indented multiline strings using """ ... """ #70

Closed
StefanKarpinski opened this Issue Jun 21, 2011 · 19 comments

10 participants

@StefanKarpinski
The Julia Language member

Stolen from Python but with some differences:

function jabberwock()
  """
  'Twas brillig, and the slithy toves
    Did gyre and gimble in the wabe;
  All mimsy were the borogoves,
    And the mome raths outgrabe.
  """
end

julia> print(jabberwock())
'Twas brillig, and the slithy toves
  Did gyre and gimble in the wabe;
All mimsy were the borogoves,
  And the mome raths outgrabe.

The point of the """ construct is to make it easy to embed snippets of text or code in a readable, nice way inside of Julia code. To that end, it is similar to "here documents" (shell, Perl, Ruby) as well as Python's multiline strings, which use the same delimiters. However, a couple of additional semantics make these more pleasant to use:

  • If the initial """ is on a line followed only by whitespace, that whitespace will be stripped, including the newline.
  • Lines following the opening """ token — up to and including the line on which the closing """ occurs — must begin with the same indentation sequence (identical whitespace characters) as the line on which the opening """ occurs.
  • This common indentation sequence will be stripped from each line of the multiline quote before the content is further processed — conceptually, it is part of the surrounding Julia code, rather than part of the quoted string.

After this whitespace stripping is applied, all normal string interpretation is performed as for a " string, including unescaping and interpolation. Moreover, you can prefix """ with an identifier as you can with " strings to invoke macro-based custom-string forms. Thus, a Q""" multiline string has no interpolation performed and r""" is a handy multiline regex literal (maybe the x extended regex format should always be on).

@ViralBShah
The Julia Language member

Why do we have two issues for multiline quotes? I like ###. I think it is a good idea to not introduce a new symbol for quotes. Perhaps, some of the rules can be applied though.

@JeffBezanson
The Julia Language member

This is for strings, not comments.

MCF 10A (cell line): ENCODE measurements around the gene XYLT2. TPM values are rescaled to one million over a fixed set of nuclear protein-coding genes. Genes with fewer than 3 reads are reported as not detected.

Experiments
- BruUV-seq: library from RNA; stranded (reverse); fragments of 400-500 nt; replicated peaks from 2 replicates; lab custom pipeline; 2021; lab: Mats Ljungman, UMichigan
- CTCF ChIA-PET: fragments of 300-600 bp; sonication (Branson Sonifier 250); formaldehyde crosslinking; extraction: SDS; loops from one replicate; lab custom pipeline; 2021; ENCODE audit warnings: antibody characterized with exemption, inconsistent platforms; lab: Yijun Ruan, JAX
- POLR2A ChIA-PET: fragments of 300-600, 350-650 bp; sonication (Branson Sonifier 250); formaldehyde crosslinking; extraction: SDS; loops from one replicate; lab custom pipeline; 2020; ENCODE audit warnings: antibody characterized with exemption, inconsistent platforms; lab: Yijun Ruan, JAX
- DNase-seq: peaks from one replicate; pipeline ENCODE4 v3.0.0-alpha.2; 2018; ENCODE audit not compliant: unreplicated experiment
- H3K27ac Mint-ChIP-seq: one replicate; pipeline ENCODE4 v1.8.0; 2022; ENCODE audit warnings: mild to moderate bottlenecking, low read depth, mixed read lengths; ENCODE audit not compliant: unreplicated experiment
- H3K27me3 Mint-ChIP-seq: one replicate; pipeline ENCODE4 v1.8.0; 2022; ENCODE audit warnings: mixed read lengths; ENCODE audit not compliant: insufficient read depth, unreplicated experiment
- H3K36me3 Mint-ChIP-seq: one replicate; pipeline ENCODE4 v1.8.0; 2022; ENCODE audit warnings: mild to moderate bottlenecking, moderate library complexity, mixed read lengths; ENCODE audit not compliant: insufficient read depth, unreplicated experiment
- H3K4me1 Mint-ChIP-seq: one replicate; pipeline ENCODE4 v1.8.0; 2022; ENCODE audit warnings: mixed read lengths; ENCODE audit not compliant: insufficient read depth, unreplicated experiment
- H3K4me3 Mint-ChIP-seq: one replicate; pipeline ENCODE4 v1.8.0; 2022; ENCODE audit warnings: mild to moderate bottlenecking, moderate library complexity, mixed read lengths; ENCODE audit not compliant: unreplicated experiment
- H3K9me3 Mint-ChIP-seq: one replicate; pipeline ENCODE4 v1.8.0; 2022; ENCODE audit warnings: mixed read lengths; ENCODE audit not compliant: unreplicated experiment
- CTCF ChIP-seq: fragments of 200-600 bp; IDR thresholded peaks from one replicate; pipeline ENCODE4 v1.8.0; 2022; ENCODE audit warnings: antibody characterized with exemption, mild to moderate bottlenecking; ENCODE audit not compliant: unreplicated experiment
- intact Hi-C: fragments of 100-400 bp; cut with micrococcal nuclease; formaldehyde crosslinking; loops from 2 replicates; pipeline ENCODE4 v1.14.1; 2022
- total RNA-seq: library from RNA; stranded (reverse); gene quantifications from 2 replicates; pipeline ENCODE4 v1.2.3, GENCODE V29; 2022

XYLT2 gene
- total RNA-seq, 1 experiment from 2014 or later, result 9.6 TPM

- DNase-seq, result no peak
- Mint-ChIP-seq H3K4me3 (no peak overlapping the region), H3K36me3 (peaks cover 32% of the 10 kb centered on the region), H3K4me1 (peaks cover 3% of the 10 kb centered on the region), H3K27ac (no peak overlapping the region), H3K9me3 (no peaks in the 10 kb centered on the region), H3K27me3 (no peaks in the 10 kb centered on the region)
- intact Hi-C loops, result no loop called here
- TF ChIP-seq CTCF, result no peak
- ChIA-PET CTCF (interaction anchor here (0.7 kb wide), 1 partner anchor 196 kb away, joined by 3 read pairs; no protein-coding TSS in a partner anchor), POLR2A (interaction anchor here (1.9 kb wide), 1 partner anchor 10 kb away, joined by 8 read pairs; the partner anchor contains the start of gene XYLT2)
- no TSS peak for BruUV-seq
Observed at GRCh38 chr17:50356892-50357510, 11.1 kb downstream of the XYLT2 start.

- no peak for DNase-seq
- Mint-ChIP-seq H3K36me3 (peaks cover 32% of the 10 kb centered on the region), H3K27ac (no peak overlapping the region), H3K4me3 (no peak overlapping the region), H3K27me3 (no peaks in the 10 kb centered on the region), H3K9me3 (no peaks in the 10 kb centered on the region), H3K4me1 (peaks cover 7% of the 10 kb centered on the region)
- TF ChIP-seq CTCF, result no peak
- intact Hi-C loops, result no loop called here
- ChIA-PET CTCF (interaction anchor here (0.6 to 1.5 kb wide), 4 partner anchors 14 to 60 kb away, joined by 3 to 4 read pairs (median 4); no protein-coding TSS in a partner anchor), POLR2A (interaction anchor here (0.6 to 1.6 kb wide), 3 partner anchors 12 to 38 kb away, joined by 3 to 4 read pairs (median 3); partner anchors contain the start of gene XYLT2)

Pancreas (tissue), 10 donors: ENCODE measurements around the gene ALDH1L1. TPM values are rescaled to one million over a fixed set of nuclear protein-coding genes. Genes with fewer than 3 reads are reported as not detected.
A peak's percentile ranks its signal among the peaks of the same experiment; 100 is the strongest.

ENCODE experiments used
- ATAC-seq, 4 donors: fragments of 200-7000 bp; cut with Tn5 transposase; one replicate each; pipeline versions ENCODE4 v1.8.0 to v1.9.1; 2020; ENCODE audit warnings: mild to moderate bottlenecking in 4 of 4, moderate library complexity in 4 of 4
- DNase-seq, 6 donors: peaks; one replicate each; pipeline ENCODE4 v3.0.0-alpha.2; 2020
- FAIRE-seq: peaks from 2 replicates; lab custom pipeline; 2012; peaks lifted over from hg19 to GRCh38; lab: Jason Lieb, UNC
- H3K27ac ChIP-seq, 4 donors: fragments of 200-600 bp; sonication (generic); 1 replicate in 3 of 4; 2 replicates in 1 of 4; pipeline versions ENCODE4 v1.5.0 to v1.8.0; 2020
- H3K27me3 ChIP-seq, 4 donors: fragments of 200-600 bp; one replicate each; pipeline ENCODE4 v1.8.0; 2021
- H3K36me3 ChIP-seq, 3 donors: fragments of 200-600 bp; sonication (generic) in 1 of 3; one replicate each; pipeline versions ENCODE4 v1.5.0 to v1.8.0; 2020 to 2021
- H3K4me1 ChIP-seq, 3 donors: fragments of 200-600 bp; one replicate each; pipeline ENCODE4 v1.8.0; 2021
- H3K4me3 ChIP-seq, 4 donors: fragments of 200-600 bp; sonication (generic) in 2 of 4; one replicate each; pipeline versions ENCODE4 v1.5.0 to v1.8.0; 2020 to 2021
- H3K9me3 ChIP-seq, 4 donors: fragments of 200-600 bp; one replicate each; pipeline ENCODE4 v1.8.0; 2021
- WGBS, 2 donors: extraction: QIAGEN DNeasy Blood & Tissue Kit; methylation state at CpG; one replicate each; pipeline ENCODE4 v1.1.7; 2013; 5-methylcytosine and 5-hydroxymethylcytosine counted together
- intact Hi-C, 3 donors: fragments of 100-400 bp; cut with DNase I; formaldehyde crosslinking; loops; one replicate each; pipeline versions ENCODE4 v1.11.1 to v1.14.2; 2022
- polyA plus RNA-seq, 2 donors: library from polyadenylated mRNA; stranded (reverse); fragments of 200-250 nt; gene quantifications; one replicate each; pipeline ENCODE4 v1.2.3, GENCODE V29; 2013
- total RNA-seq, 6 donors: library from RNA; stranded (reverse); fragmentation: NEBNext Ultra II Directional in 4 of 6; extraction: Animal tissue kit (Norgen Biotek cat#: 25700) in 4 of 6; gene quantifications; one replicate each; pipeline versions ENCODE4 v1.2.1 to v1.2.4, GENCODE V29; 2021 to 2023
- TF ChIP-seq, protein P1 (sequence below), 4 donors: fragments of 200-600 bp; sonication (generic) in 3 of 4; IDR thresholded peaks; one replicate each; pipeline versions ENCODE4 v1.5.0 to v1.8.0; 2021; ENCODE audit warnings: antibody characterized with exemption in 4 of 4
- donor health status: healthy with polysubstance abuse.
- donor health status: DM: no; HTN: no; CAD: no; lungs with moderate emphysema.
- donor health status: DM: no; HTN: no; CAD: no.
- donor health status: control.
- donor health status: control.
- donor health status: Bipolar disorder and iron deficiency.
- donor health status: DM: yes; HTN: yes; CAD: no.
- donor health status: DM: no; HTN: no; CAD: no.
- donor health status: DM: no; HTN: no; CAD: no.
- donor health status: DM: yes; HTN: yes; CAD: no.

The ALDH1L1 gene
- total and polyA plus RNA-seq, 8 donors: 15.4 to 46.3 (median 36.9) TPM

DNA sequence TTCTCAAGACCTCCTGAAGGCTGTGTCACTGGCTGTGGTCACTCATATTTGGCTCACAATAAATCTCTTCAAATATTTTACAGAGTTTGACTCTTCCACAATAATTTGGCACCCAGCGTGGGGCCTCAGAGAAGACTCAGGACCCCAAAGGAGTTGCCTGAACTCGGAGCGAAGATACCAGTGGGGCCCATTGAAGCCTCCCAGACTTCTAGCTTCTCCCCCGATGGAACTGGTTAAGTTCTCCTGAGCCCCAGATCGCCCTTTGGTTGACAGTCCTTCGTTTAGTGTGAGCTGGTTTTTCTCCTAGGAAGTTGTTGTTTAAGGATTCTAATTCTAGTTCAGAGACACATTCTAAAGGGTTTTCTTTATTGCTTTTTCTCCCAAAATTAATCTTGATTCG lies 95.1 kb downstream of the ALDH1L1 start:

@StefanKarpinski
The Julia Language member

There were accidentally two identical issues opened for this, but I think Viral is talking about the one for comments vs. this one which is for strings. Having a real multiline string syntax is really handy, which is why all of Perl, Python and Ruby have them. It's not essential, however, which is why this is a v2.0 issue. I just wanted to get some thoughts down regarding the matter while I had them on my mind.

@seanjensengrey

I think it would be nice if comments and strings could be handled similarly. I could see cases where comments could be meta data for downstream tools.

Regardless, http://en.wikipedia.org/wiki/Here_document (multi-line strings) is a huge huge win for

  • including data
  • including DSLs (OpenCL kernels, SQL, etc)

Java and C really got this wrong.

@JeffreySarnoff

Multiline strings can be with version 2.
Multiline comments are much more pressing.

I like {: :} ( it looks like Julia to me. )

@pao
The Julia Language member

Have I missed something? Multiline strings work fine now as long as you escape inner quotes. While not having to do that would be nice, I think the title here might be a bit confusing on that point.

@JeffreySarnoff

My ignorance -- everything I had seen was written in a way that suggested multi-line strings were not available.
What happens to unassigned multi-line strings that are placed within a load()ed file?
Are they as multi-line comments, or is there some side-effect?

@StefanKarpinski
The Julia Language member

@pao, multiline strings work fine, but they're not ideal for including text in indented code. That's what my proposal for """ multiline strings is about. Imo, no language I know of gets this right since the indentation level of the surrounding code is always ignored, forcing the embedded string to be jarringly unindented.